Live at Cockpit on Saturday, 7th May 2011
Twin Atlantic seem to have gone rather low profile recently. Despite touring with big names like Biffy Clyro, Blink-182 and My Chemical Romance earlier in their career, the band have never really lived up to the expectation created with the release of the excellent Vivarium mini album in 2009, so it's now, with debut full-length Free fresh in the shops, that the Scottish alternative rock tykes need to up their game some.
First things first, though, and it's an absolute crime that support act Fighting With Wire are not headlining venues like the Cockpit - or even larger places. Their pop-rock tunes are meticulously crafted, refreshingly unpretentious and always full of hummable melodies and tight as a gnat's chuff harmonies. In another world, songs like Long Distance and Everyone Needs A Nemesis would have propelled them to the size of the much blander Foo Fighters, but, well, life's just not that fair. Ho hum. Still, the boys from Derry do wheel out an absolute stonker of a tune from their soon-to-be-released new album. Catchy and rather poppy, with lots of chunky palm-muting and hooks that David Haye wishes he had, we can't wait to hear it on tape.
After such a great warm-up, the almost-full Cockpit is in jubilant mood even before the lights dim for the headliners, who arrive to a chorus of screams and launch straight into their new disc's title track with aplomb. As the massive chorus kicks in, singer Sam McTrusty urges the fans forward as he beats the hell out of his Telecaster and belts out the song's "so I could be freeeeeeee" refrain. But after this belter of an opener, things cool somewhat. The band treat us to plenty of numbers from the new album, and although Free only hit the shops less than a week before tonight, they're met with a surprisingly muted response.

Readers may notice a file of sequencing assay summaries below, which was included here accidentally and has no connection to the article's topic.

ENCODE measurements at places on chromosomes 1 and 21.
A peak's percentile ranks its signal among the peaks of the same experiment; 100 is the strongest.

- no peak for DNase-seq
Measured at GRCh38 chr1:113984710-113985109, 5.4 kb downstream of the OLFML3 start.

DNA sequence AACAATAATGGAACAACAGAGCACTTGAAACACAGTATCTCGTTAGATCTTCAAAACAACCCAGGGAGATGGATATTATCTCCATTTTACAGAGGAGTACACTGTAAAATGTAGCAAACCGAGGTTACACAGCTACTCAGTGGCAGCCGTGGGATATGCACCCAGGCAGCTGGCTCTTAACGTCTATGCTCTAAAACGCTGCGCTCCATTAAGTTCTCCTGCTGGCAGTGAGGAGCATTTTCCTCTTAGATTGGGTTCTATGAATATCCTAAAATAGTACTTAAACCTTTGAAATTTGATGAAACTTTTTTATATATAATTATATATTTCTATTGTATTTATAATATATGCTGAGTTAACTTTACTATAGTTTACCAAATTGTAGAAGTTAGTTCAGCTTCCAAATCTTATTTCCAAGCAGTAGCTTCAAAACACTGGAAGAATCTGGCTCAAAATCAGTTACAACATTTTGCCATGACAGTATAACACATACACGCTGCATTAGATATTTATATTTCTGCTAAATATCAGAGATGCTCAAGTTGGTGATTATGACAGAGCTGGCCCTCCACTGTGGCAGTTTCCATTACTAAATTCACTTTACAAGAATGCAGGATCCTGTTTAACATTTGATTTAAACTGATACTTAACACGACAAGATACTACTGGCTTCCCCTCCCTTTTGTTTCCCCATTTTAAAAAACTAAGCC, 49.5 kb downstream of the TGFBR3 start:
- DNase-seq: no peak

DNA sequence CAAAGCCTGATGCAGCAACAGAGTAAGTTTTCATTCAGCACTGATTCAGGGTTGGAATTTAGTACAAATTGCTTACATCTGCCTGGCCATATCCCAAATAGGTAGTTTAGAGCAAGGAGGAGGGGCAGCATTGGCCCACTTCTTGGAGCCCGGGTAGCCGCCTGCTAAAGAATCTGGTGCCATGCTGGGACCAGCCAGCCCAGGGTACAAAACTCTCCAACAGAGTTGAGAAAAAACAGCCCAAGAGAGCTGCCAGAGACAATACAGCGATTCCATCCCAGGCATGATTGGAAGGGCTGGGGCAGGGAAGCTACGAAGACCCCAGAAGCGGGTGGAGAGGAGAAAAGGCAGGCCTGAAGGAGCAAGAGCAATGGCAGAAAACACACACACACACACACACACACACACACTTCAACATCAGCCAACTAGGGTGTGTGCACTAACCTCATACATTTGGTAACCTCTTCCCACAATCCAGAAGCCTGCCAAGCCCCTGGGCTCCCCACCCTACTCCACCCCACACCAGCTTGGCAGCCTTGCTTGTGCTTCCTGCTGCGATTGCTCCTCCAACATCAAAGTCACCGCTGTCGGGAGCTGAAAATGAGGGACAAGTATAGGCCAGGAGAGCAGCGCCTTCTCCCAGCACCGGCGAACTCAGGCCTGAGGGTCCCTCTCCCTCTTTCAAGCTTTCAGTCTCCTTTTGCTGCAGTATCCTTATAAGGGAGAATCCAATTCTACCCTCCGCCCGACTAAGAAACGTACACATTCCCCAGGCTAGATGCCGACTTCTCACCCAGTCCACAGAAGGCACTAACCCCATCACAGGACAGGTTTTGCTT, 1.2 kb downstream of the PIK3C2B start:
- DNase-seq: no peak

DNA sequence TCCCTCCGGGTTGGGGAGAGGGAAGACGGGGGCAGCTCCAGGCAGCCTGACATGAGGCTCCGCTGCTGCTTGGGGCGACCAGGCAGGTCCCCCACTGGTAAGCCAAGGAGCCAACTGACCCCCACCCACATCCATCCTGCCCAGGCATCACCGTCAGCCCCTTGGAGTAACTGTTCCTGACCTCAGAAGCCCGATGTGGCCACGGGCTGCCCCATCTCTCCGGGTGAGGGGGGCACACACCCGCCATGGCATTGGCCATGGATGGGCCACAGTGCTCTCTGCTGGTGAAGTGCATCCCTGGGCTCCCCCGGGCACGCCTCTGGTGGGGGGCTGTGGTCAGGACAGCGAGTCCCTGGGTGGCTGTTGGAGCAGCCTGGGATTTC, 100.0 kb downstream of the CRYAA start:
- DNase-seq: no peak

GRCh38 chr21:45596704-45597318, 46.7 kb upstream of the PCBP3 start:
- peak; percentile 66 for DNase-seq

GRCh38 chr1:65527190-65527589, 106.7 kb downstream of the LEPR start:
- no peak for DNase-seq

Indeed, it's the tracks from Vivarium that go down best, with the likes of the serrated What Is Light? Where Is Laughter? and the edgy Lightspeed sending the fans into pogoing singalong mode. It's still early days for Free, but it's possible that the album's more straightforward nature has alienated some of the band's hardcore fanbase. McTrusty seems acutely aware of this, always making sure to gee the crowd up especially for any new songs. He's an interesting and charismatic frontman tonight, with a distinctive, toneful voice and an apparent desire to give his fans only good memories of the show - when there's an instrumental moment, he'll throw a carefully-honed rock pose, and whenever someone raises a camera, he carries on doing whatever he's doing while smiling forcefully at the lens until the taker has their shot. Frankly, it's a rather unnerving trait, but at least he's not sniffing dead birds in jars or throwing used tampons at us.
The band ends the set with fan favourites You're Turning Into John Wayne and Audience And Audio, and then we're done - no encore. What's odd is that no one really seems to be calling for one either. It's been an interesting hour, but one that should fill the band with some hope. Free has been receiving mixed reviews, and there have been the usual "sell-outs" comments, but it's clear that Twin Atlantic are not compromising their sound, or their identity, with their new material. The melodies have simply got bigger. Now, all McTrusty and the boys need is for their audience to grow too, and they'll be where they believe they belong.